The eventual confrontation between hero and mobster only leads to further catastrophe as Brick, who refuses to play by any of those old-fashioned clichéd rules that inexplicably infest these kinds of conflicts, declares total war on the Archers’ nearest and dearest and even hires in other heroes’ villains to perform the dirty work, leading to an all-out battle with guest-stars galore.

If you’re a fan of out-and-out super-hero action this series should be at the top of your reading list. Witty, stylish writing, genuine warmth between the leading characters, strong emotional resonances among the cast and guests and superb breakneck action in an always fresh and challenging attempt to shake up and shake off the accepted conventions is the Standard Operating Procedure. It’s not often you can read a comic book and truly feel that no character is actually safe. You should give it a shot.

© 2004, 2005, 2006 DC Comics. All Rights Reserved.

Green Arrow: The Longbow Hunters

Green Arrow: The Longbow Hunters 

By Mike Grell with Lurene Haynes & Julia Lacquement (DC Comics)
ISBN 0-930289-38-2

First appearing in More Fun Comics #73 in 1941, Green Arrow is one of the very few superheroes to be continuously published (more or less) since the Golden Age of American comic books. This combination of Batman and Robin Hood seems to have very little going for him but has always managed to keep himself in vogue.

Probably his most telling of many makeovers came in 1987, when, hot on the heels of The Dark Knight Returns, Mike Grell was given the green light to make him the star of the second ‘Prestige Format Mini-Series’. Grell was a major creator at the time, having practically saved the company with his Edgar Rice Burroughs inspired fantasy series Warlord. He had also been the illustrator of many of GA’s most recent tales.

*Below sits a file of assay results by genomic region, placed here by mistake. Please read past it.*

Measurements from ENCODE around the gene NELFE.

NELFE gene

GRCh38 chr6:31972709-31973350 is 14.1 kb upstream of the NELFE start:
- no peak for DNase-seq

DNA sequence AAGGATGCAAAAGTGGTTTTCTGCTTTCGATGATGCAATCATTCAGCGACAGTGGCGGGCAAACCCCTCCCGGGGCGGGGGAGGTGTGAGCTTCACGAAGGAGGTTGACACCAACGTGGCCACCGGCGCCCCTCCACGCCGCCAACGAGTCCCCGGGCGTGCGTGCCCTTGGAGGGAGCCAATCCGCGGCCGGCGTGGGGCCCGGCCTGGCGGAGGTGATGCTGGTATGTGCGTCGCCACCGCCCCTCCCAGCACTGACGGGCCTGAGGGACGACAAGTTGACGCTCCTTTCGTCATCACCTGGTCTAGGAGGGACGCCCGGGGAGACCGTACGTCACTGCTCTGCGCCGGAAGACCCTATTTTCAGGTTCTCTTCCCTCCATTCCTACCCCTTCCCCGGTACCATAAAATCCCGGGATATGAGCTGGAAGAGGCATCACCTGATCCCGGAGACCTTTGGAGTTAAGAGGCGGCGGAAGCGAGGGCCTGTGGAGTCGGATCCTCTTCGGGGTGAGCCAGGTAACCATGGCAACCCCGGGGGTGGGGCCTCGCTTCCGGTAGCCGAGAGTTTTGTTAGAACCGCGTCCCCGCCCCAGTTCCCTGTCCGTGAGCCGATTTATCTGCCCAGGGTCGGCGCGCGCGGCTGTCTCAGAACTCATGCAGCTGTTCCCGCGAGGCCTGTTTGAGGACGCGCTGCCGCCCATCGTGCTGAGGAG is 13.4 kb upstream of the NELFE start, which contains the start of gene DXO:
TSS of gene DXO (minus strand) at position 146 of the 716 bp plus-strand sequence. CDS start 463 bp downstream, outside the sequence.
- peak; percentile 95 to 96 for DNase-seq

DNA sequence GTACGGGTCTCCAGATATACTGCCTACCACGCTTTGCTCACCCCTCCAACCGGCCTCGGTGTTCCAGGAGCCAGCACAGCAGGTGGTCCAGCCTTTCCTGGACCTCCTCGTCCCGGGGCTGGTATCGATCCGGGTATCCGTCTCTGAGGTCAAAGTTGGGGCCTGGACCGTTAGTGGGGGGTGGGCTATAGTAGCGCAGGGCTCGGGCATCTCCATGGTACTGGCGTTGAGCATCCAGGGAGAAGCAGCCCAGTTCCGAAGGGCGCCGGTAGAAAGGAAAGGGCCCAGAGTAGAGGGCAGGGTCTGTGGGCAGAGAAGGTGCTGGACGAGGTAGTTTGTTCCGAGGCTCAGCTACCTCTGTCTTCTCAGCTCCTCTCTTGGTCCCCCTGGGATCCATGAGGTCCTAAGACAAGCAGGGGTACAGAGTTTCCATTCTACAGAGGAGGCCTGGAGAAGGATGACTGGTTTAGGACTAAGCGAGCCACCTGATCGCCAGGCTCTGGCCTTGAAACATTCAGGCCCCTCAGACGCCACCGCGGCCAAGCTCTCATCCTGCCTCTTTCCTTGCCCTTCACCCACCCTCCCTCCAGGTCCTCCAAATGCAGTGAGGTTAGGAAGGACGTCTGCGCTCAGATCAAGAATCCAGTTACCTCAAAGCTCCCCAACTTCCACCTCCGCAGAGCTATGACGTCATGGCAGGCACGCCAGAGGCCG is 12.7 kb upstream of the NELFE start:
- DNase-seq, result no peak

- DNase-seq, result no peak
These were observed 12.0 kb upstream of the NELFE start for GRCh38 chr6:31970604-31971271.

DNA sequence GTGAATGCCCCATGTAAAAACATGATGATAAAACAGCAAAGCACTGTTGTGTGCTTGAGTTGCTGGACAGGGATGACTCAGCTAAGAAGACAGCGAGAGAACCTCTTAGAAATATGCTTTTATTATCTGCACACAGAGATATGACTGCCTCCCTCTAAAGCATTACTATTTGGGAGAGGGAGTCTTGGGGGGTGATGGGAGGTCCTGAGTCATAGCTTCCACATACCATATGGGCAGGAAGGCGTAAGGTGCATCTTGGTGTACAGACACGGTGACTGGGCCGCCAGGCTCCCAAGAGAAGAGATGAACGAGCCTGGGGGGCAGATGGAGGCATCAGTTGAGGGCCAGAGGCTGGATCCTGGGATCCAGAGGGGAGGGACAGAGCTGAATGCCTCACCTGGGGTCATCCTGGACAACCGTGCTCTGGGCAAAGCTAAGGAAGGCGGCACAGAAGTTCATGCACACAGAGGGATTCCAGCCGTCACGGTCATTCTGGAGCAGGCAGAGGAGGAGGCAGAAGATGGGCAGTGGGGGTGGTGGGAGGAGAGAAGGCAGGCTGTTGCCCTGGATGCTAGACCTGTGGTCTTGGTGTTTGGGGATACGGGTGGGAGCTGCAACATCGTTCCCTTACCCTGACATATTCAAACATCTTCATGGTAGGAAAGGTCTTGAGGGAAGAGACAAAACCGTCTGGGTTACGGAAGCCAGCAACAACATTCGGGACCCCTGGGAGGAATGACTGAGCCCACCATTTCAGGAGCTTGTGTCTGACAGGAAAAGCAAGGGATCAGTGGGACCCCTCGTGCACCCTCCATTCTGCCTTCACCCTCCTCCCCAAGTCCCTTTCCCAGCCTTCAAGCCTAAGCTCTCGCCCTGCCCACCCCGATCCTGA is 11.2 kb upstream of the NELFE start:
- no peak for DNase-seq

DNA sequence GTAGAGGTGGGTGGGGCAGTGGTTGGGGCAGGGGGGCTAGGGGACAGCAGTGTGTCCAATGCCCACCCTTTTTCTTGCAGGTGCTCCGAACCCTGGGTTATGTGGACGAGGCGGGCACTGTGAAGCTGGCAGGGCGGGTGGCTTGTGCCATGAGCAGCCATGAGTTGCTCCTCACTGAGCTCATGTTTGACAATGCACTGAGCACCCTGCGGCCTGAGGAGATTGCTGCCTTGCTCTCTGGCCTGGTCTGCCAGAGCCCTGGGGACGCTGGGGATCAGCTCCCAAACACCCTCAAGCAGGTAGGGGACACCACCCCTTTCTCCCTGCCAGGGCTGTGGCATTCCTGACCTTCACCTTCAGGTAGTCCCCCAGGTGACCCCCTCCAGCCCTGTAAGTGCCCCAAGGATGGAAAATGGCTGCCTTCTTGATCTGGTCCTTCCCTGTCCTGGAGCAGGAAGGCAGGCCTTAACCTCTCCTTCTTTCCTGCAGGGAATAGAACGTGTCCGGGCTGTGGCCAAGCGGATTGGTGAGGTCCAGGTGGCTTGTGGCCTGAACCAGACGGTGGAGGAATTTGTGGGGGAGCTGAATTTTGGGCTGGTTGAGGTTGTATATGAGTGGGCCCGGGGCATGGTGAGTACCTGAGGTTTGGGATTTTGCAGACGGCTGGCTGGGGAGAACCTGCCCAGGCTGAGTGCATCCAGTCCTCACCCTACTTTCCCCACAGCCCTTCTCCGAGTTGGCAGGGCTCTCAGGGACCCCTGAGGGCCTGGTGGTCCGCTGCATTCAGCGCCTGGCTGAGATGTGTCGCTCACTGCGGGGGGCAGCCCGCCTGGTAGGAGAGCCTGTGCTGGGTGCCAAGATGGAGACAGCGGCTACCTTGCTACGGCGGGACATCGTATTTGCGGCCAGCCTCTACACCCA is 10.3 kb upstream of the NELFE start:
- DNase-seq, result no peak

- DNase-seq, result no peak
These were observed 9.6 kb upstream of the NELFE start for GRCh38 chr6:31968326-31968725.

In the grim ‘n’ gritty late Eighties, it was certainly time for an overhaul. Exploding arrows yes, maybe even net or rope arrows, but arrows with boxing gloves on them just don’t work (trust me – I know this from experience!). Thus, in an era of corrupt government, drug cartels and serial killers, this emerald survivor adapted and thrived.

The plot concerns the super-hero’s mid-life crisis as he relocates to Seattle and struggles to come to terms with the fact that since his former sidekick, Speedy, is now a dad, he is technically a grandfather. With long-time ‘significant other’ Black Canary he begins to simplify his life, but the drive to fight injustice hasn’t dimmed for either of them.

As she goes undercover to stamp out a drug ring, he becomes embroiled in the hunt for a psycho-killer dubbed “The Seattle Slasher” who is slaughtering prostitutes. He also becomes aware of a second – cross-country – slayer who has been murdering people with arrows when the “Robin-Hood Killer” murders a grave-digger in the city.

Eschewing his gaudy costume and gimmicks he reinvents himself as an urban hunter to stop these unglamorous monsters, stumbling into a mystery that leads back to World War II involving the Yakuza, the CIA, corporate America and even the Viet Nam war.

This intricate plot effortlessly weaves echoing themes of vengeance and family into its subtle blending of three stories that are in fact one, and still delivers a shocking punch even now in its disturbingly explicit examination of torture, which won the series undeserved negative press when it was first published. Although possibly tame in many modern eyes this was eye-opening stuff in the 1980’s, which is a shame, as it diverted attention from the real issue. And that was quality.